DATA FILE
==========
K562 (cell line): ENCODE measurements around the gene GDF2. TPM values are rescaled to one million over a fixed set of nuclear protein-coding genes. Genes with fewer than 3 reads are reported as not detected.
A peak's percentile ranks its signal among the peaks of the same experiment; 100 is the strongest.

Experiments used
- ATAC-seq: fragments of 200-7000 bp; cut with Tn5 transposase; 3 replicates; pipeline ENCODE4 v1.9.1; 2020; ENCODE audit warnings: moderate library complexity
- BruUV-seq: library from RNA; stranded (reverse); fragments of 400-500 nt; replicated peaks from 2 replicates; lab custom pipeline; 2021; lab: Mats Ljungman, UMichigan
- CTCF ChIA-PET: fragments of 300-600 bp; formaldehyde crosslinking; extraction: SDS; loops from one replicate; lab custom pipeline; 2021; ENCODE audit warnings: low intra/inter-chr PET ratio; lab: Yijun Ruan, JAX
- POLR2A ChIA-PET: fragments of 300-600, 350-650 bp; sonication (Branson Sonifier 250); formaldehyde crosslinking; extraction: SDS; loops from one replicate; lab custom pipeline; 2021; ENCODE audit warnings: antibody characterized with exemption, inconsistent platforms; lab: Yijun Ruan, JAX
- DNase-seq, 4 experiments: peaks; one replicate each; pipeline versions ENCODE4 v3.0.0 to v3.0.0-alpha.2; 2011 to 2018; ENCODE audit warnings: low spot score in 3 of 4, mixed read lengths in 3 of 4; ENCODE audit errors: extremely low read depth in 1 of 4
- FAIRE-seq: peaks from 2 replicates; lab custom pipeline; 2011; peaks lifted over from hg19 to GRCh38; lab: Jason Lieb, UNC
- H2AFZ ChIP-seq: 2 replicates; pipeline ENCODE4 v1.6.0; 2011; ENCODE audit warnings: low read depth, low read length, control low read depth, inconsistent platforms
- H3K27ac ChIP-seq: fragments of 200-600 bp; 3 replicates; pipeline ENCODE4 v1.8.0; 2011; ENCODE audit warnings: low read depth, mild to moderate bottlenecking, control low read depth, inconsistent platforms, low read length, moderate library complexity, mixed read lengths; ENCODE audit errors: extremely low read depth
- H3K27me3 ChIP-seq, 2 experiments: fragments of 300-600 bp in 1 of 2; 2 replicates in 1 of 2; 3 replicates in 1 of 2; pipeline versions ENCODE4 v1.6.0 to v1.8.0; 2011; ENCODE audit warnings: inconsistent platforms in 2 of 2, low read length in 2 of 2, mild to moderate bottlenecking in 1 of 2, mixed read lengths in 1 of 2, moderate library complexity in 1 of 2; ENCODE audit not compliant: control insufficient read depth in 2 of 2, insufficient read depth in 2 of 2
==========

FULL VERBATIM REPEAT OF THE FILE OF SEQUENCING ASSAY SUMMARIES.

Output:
K562 (cell line): ENCODE measurements around the gene GDF2. TPM values are rescaled to one million over a fixed set of nuclear protein-coding genes. Genes with fewer than 3 reads are reported as not detected.
A peak's percentile ranks its signal among the peaks of the same experiment; 100 is the strongest.

Experiments used
- ATAC-seq: fragments of 200-7000 bp; cut with Tn5 transposase; 3 replicates; pipeline ENCODE4 v1.9.1; 2020; ENCODE audit warnings: moderate library complexity
- BruUV-seq: library from RNA; stranded (reverse); fragments of 400-500 nt; replicated peaks from 2 replicates; lab custom pipeline; 2021; lab: Mats Ljungman, UMichigan
- CTCF ChIA-PET: fragments of 300-600 bp; formaldehyde crosslinking; extraction: SDS; loops from one replicate; lab custom pipeline; 2021; ENCODE audit warnings: low intra/inter-chr PET ratio; lab: Yijun Ruan, JAX
- POLR2A ChIA-PET: fragments of 300-600, 350-650 bp; sonication (Branson Sonifier 250); formaldehyde crosslinking; extraction: SDS; loops from one replicate; lab custom pipeline; 2021; ENCODE audit warnings: antibody characterized with exemption, inconsistent platforms; lab: Yijun Ruan, JAX
- DNase-seq, 4 experiments: peaks; one replicate each; pipeline versions ENCODE4 v3.0.0 to v3.0.0-alpha.2; 2011 to 2018; ENCODE audit warnings: low spot score in 3 of 4, mixed read lengths in 3 of 4; ENCODE audit errors: extremely low read depth in 1 of 4
- FAIRE-seq: peaks from 2 replicates; lab custom pipeline; 2011; peaks lifted over from hg19 to GRCh38; lab: Jason Lieb, UNC
- H2AFZ ChIP-seq: 2 replicates; pipeline ENCODE4 v1.6.0; 2011; ENCODE audit warnings: low read depth, low read length, control low read depth, inconsistent platforms
- H3K27ac ChIP-seq: fragments of 200-600 bp; 3 replicates; pipeline ENCODE4 v1.8.0; 2011; ENCODE audit warnings: low read depth, mild to moderate bottlenecking, control low read depth, inconsistent platforms, low read length, moderate library complexity, mixed read lengths; ENCODE audit errors: extremely low read depth
- H3K27me3 ChIP-seq, 2 experiments: fragments of 300-600 bp in 1 of 2; 2 replicates in 1 of 2; 3 replicates in 1 of 2; pipeline versions ENCODE4 v1.6.0 to v1.8.0; 2011; ENCODE audit warnings: inconsistent platforms in 2 of 2, low read length in 2 of 2, mild to moderate bottlenecking in 1 of 2, mixed read lengths in 1 of 2, moderate library complexity in 1 of 2; ENCODE audit not compliant: control insufficient read depth in 2 of 2, insufficient read depth in 2 of 2